Islamic State Revival in COVID Era: Is EU Losing Control Over Returning Fighters?

Written by | Thursday, May 28th, 2020

A third of Islamic State fighters who left Germany for Syria have since returned, the country‘s authorities have warned. Germany, which is taking a “holistic approach” in dealing with ex-jihadi fighters, including deradicalization and reintegration, has seen over 100 members of the terrorist group returning to the country following the jihadi networks failed incursions in Iraq and Syria, the country‘s Interior Ministry said on Sunday (24 May), adding that “these people remain under police and judicial investigation.” Several suspected Islamic State members, citizens or residents of Germany, are believed to be in custody in Iraq, Syria or Turkey.
A new report from an EU-backed genocide investigation body says adding war crimes and genocide to terrorism charges for Islamic State fighters returning to Europe from conflicts in Iraq and Syria will lead to tougher sentences and “more justice” for victims. According to the EU-backed “Genocide Network”, many so-called returning foreign terrorist fighters affiliated with the Islamic State only face charges under domestic terrorism laws in their EU home countries, which come with a statute of limitations that sets a time limit to prosecution. However, “core international crimes,” like genocide, crimes against humanity or war crimes, can be prosecuted without a statute of limitations and be added to domestic terrorism charges. Culminating charges can lead to stiffer sentencing, the report said, adding that “therefore, its members and foreign terrorist fighters could be responsible for committing war crimes and other core international crimes.”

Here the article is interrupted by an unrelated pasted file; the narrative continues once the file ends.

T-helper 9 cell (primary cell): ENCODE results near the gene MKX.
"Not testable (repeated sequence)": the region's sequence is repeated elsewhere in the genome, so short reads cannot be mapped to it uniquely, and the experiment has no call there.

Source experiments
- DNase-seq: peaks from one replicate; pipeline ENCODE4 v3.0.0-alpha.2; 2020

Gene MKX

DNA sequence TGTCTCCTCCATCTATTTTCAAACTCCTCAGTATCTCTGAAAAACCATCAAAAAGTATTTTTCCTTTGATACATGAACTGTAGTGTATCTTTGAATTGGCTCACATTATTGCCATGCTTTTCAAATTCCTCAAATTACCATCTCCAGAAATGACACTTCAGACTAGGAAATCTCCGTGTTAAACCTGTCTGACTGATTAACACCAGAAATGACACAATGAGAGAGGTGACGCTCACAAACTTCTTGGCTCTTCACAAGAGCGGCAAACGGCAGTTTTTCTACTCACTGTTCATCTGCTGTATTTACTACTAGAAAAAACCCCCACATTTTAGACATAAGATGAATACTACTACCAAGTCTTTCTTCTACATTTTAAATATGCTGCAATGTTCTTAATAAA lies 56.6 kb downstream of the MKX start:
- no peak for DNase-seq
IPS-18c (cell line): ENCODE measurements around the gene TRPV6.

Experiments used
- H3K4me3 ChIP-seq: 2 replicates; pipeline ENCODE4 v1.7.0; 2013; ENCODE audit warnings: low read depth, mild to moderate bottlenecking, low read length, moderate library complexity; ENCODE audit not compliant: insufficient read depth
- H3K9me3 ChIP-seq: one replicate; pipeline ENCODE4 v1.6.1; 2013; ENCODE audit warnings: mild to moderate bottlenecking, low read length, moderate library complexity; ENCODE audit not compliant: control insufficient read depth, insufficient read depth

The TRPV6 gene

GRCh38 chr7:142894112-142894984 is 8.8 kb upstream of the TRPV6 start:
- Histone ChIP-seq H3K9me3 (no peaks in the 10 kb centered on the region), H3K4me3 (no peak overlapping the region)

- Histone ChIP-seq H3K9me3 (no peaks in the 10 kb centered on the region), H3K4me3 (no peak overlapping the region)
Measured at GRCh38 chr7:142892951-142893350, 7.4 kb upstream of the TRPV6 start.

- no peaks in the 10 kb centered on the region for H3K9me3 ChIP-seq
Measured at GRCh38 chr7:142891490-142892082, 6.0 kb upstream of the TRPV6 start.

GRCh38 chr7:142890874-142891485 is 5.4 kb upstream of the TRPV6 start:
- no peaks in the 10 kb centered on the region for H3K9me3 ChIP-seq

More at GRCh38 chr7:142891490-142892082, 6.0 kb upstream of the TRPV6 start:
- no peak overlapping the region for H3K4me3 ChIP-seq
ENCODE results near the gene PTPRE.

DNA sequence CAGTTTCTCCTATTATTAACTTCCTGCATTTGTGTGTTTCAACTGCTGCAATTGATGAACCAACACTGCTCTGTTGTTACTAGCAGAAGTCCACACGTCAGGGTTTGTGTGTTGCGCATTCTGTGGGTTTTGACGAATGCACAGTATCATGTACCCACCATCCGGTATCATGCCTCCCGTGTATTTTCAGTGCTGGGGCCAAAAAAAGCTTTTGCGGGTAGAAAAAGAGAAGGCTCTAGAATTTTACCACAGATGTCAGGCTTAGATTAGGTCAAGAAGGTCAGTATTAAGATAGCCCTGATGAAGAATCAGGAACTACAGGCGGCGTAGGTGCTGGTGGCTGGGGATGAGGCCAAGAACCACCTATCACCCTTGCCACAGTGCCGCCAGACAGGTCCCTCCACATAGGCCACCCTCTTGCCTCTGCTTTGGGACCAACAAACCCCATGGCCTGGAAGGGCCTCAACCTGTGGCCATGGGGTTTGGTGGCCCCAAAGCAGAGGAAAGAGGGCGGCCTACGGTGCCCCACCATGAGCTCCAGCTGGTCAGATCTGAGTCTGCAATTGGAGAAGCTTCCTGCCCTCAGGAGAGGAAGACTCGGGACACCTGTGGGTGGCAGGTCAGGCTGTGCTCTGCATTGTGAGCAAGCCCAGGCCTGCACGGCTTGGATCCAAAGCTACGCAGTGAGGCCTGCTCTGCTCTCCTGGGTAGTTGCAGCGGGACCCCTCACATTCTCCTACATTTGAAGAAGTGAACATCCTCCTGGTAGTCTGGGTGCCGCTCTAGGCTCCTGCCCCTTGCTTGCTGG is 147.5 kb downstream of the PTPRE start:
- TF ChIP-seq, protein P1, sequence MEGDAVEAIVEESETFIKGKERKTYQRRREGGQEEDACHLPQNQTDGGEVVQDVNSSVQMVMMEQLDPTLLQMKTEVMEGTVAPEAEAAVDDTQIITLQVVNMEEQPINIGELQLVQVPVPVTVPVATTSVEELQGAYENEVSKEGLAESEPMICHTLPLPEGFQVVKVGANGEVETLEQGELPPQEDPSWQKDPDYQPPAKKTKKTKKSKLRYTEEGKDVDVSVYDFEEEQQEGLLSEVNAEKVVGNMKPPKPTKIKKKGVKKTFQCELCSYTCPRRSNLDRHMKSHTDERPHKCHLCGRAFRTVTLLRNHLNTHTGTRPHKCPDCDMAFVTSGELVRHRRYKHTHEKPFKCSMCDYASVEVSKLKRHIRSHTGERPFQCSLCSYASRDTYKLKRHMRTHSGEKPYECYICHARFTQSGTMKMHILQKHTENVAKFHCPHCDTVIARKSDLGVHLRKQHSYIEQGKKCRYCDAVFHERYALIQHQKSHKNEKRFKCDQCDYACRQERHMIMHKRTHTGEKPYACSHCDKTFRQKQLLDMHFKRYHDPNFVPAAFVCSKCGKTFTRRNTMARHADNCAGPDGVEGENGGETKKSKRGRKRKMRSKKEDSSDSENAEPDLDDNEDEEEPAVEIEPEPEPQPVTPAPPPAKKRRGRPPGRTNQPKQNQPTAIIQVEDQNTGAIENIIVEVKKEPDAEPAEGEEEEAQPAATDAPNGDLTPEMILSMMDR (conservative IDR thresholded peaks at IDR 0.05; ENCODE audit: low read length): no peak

Meanwhile, this news comes at a time when the infamous terrorist group has launched a new series of attacks in Syria and Iraq after, as experts warn, the jihadists have learned how to exploit the coronavirus outbreak – and conflicts in the region. In Northern Iraq, thick columns of smoke have been seen rising over wheat fields and it was none else than Islamic State jihadists who set fire to them to intimidate the local population to convey a clear message: This is what happens when you collaborate with state forces. The militia’s attacks have now been on the rise for several weeks: a suicide bomber blew himself up at the Iraqi intelligence headquarters in the city of Kirkuk on 28 April, followed by a coordinated advance against members of the Iraqi state-supported Popular Mobilization Units north of Baghdad on 1 May. These complex and coordinated attacks are indications of an “organization that is winning back real power,” according to Sam Heller, advisor to the NGO Crisis Group.

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